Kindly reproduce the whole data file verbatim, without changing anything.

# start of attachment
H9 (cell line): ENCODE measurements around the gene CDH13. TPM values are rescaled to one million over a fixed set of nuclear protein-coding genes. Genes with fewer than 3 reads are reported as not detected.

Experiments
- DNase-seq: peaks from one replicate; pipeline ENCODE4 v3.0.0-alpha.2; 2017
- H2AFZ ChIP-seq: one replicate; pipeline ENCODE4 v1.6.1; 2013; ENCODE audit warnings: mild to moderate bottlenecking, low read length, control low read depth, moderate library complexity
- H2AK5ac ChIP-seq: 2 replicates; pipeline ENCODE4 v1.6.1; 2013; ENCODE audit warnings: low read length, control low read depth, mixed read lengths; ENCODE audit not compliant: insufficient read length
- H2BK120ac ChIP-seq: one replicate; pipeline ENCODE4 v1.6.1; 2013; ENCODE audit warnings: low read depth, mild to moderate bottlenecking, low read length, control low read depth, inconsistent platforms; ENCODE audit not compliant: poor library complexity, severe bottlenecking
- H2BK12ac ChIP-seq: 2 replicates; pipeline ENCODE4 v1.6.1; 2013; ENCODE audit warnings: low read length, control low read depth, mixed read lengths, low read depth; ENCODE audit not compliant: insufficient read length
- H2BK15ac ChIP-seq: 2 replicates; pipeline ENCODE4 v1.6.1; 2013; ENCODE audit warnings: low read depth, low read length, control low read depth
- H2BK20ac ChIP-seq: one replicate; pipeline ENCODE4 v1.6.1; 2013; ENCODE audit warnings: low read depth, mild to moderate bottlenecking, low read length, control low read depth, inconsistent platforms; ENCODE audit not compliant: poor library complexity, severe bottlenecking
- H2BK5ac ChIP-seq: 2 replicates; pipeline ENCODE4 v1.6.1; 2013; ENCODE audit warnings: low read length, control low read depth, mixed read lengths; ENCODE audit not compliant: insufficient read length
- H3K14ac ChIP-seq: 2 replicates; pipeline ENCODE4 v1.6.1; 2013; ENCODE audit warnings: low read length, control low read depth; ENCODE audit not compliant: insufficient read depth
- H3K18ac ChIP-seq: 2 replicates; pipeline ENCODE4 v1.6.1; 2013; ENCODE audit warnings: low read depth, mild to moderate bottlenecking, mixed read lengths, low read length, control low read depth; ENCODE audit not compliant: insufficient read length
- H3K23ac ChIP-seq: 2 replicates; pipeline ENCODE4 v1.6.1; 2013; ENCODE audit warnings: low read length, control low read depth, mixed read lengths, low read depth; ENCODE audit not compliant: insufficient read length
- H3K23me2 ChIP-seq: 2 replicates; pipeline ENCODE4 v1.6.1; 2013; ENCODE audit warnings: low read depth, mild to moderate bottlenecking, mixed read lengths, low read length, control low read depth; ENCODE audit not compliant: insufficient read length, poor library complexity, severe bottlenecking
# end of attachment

H9 (cell line): ENCODE measurements around the gene CDH13. TPM values are rescaled to one million over a fixed set of nuclear protein-coding genes. Genes with fewer than 3 reads are reported as not detected.

Experiments
- DNase-seq: peaks from one replicate; pipeline ENCODE4 v3.0.0-alpha.2; 2017
- H2AFZ ChIP-seq: one replicate; pipeline ENCODE4 v1.6.1; 2013; ENCODE audit warnings: mild to moderate bottlenecking, low read length, control low read depth, moderate library complexity
- H2AK5ac ChIP-seq: 2 replicates; pipeline ENCODE4 v1.6.1; 2013; ENCODE audit warnings: low read length, control low read depth, mixed read lengths; ENCODE audit not compliant: insufficient read length
- H2BK120ac ChIP-seq: one replicate; pipeline ENCODE4 v1.6.1; 2013; ENCODE audit warnings: low read depth, mild to moderate bottlenecking, low read length, control low read depth, inconsistent platforms; ENCODE audit not compliant: poor library complexity, severe bottlenecking
- H2BK12ac ChIP-seq: 2 replicates; pipeline ENCODE4 v1.6.1; 2013; ENCODE audit warnings: low read length, control low read depth, mixed read lengths, low read depth; ENCODE audit not compliant: insufficient read length
- H2BK15ac ChIP-seq: 2 replicates; pipeline ENCODE4 v1.6.1; 2013; ENCODE audit warnings: low read depth, low read length, control low read depth
- H2BK20ac ChIP-seq: one replicate; pipeline ENCODE4 v1.6.1; 2013; ENCODE audit warnings: low read depth, mild to moderate bottlenecking, low read length, control low read depth, inconsistent platforms; ENCODE audit not compliant: poor library complexity, severe bottlenecking
- H2BK5ac ChIP-seq: 2 replicates; pipeline ENCODE4 v1.6.1; 2013; ENCODE audit warnings: low read length, control low read depth, mixed read lengths; ENCODE audit not compliant: insufficient read length
- H3K14ac ChIP-seq: 2 replicates; pipeline ENCODE4 v1.6.1; 2013; ENCODE audit warnings: low read length, control low read depth; ENCODE audit not compliant: insufficient read depth
- H3K18ac ChIP-seq: 2 replicates; pipeline ENCODE4 v1.6.1; 2013; ENCODE audit warnings: low read depth, mild to moderate bottlenecking, mixed read lengths, low read length, control low read depth; ENCODE audit not compliant: insufficient read length
- H3K23ac ChIP-seq: 2 replicates; pipeline ENCODE4 v1.6.1; 2013; ENCODE audit warnings: low read length, control low read depth, mixed read lengths, low read depth; ENCODE audit not compliant: insufficient read length
- H3K23me2 ChIP-seq: 2 replicates; pipeline ENCODE4 v1.6.1; 2013; ENCODE audit warnings: low read depth, mild to moderate bottlenecking, mixed read lengths, low read length, control low read depth; ENCODE audit not compliant: insufficient read length, poor library complexity, severe bottlenecking